Were I to be in sweltering St. Louis, I'd vote for Greear and strike a blow for the next generation, for the intensified focus on taking the Gospel to lost people worldwide rather than perpetuating our own, often sclerotic SBC institutions and programs. But, I don't see the SBC president as having much influence over the general direction of the Convention nor over the decisions and trajectory of our 50,000 or so individual churches.

Of the three candidates, I'd view Greear as having the most potential to exert influence. Let's be candid, the problem going forward isn't about convincing younger pastors to lead their churches to give an additional percentage point to the Cooperative Program, it's about convincing these people that our convention structure and entities still have relevance in the 21st Century.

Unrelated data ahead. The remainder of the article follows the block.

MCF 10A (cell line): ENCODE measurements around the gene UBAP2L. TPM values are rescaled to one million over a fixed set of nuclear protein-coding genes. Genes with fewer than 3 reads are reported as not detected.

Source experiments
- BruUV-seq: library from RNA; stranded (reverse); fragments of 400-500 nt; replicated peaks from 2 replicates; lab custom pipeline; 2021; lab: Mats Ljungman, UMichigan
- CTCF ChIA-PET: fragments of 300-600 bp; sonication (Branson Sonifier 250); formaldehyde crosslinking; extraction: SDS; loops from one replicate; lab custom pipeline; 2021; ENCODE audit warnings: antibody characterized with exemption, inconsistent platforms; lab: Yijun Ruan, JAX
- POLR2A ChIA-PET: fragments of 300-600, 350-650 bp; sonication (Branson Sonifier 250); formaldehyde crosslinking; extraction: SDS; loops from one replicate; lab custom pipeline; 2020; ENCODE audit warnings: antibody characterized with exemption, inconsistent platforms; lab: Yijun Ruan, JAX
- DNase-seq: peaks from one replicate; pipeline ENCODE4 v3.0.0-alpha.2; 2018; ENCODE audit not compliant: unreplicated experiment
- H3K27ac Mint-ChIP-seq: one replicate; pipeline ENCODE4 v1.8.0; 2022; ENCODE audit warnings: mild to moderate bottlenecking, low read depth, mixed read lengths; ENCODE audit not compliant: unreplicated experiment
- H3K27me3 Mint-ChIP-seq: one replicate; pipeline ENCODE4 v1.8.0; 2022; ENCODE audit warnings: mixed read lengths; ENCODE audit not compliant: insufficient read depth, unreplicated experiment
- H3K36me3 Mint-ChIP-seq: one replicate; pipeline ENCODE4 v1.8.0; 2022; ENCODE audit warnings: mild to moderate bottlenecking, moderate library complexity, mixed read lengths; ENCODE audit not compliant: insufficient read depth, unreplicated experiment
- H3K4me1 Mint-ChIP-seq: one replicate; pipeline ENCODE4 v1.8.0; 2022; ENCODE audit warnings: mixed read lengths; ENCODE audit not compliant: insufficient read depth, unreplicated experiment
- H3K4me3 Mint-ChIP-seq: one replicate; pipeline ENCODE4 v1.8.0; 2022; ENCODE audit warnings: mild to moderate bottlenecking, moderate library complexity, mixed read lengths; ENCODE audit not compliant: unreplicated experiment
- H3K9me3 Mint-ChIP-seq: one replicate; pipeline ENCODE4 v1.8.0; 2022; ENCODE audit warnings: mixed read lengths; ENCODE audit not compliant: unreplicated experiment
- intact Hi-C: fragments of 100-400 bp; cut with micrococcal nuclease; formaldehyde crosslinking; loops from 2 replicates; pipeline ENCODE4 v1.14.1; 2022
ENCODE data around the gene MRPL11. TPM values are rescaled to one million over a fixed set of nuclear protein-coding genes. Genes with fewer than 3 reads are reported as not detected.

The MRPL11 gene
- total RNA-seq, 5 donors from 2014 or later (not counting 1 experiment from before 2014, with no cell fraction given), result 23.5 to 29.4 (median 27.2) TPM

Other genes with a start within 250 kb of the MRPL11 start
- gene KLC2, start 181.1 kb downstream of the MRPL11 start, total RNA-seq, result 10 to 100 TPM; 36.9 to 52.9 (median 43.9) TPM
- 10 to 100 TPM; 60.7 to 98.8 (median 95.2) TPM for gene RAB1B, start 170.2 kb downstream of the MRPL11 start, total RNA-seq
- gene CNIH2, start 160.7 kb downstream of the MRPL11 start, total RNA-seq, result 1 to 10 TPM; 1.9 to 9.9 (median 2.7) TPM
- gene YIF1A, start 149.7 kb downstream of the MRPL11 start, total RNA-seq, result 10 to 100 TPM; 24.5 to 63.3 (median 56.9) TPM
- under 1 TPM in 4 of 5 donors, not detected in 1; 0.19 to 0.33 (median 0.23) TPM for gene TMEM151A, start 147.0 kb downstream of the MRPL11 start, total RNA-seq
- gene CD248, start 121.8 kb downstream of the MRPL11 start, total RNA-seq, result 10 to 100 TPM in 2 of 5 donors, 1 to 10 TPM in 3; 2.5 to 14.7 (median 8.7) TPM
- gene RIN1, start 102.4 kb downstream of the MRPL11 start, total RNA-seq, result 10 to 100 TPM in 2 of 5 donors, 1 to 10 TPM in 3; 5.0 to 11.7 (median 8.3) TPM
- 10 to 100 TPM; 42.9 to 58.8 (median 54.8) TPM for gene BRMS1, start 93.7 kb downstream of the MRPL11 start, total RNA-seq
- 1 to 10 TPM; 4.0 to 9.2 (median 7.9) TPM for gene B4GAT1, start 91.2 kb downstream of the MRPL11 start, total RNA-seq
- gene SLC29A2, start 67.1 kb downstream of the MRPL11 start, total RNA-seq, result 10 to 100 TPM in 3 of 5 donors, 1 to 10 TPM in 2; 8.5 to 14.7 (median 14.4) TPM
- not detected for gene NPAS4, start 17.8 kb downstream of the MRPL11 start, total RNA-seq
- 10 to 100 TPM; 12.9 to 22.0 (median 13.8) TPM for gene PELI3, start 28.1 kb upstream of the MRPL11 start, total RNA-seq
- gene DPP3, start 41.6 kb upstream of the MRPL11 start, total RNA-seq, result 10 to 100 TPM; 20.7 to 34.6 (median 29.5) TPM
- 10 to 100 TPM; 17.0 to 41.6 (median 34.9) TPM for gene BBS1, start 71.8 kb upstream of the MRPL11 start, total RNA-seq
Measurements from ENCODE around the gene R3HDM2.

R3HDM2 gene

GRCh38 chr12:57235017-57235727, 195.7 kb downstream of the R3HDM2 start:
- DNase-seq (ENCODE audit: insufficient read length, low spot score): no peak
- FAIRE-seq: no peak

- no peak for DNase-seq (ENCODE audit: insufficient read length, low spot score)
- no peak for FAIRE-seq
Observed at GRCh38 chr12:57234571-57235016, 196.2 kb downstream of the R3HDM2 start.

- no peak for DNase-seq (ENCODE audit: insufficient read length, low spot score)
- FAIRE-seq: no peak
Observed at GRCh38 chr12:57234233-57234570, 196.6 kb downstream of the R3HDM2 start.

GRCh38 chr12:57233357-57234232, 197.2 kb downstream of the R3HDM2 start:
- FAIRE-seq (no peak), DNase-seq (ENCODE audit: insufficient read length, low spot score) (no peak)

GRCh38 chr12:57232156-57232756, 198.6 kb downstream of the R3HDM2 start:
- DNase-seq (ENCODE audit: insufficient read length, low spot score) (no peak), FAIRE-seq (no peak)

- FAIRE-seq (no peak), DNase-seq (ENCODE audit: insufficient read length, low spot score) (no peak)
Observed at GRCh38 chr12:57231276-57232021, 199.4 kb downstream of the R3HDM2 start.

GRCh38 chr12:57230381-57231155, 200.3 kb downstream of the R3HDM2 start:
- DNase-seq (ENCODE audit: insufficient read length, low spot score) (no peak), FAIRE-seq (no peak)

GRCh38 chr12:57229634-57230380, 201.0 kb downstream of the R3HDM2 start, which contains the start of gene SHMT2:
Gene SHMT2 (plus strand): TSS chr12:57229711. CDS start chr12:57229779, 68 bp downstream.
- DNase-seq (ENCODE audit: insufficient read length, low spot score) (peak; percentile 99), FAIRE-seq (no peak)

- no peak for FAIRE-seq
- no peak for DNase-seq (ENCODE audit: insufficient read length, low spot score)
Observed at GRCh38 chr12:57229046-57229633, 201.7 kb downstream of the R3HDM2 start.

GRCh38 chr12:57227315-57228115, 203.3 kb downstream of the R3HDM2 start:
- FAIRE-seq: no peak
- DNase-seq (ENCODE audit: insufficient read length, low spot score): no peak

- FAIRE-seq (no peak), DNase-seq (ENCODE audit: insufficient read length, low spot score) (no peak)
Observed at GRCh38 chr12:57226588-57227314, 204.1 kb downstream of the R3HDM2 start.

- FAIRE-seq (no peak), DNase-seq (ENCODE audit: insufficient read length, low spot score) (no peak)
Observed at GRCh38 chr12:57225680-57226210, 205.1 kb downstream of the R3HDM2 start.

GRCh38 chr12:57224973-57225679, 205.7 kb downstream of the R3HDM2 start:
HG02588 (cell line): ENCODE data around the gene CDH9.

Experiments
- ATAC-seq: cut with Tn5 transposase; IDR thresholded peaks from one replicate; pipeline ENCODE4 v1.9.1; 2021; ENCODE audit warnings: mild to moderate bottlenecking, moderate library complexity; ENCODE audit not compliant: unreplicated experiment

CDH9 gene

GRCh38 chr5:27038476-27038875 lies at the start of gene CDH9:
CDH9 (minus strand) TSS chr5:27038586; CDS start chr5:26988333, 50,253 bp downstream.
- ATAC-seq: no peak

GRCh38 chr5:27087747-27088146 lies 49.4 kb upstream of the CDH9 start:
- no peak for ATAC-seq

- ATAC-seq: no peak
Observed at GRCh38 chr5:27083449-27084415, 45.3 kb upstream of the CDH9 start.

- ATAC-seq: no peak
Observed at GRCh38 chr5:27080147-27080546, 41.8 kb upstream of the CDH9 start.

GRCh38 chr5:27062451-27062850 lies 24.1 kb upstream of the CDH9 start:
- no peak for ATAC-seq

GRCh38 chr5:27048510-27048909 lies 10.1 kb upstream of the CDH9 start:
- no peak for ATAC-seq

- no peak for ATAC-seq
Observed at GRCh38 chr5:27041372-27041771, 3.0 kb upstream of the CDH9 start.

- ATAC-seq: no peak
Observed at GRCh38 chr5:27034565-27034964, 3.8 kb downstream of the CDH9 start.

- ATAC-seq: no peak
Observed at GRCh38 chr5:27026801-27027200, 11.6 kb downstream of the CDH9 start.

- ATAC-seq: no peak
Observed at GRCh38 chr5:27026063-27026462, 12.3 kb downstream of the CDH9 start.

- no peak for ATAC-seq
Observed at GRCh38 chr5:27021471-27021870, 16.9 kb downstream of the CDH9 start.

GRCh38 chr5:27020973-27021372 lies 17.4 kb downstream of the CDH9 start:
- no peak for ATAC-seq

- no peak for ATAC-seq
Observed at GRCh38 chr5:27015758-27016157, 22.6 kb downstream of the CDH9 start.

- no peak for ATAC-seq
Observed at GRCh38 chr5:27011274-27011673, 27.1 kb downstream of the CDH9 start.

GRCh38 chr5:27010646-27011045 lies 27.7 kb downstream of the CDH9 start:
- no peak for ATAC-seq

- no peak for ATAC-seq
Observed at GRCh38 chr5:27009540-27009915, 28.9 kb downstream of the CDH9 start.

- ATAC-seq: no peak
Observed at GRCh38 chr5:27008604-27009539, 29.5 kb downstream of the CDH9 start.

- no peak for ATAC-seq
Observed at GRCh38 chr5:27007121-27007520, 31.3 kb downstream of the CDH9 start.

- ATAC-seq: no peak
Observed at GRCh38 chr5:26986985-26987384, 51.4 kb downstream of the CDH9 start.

J. D. Greear has stated that "I believe we are at a generational moment in the SBC, and if I can help lead a new generation to embrace the mission and vision of the SBC, and stand hand in hand with, and on the shoulders of, our faithful brothers and sisters who have gone before us, I want to do that."  I think that's where we are and what we need.

Steve Gaines is 59. I can't find David Crosby's age but he looks somewhere in that neighborhood. Ronnie Floyd is 60. J. D. Greear is 43. Al Mohler is 56, Danny Akin is 59, Paige Patterson is 74, Frank Page is 63. I'm feeling a bit old myself.

Consider that Adrian Rogers was 47 when he was first elected as SBC president. Time to pass the torch again.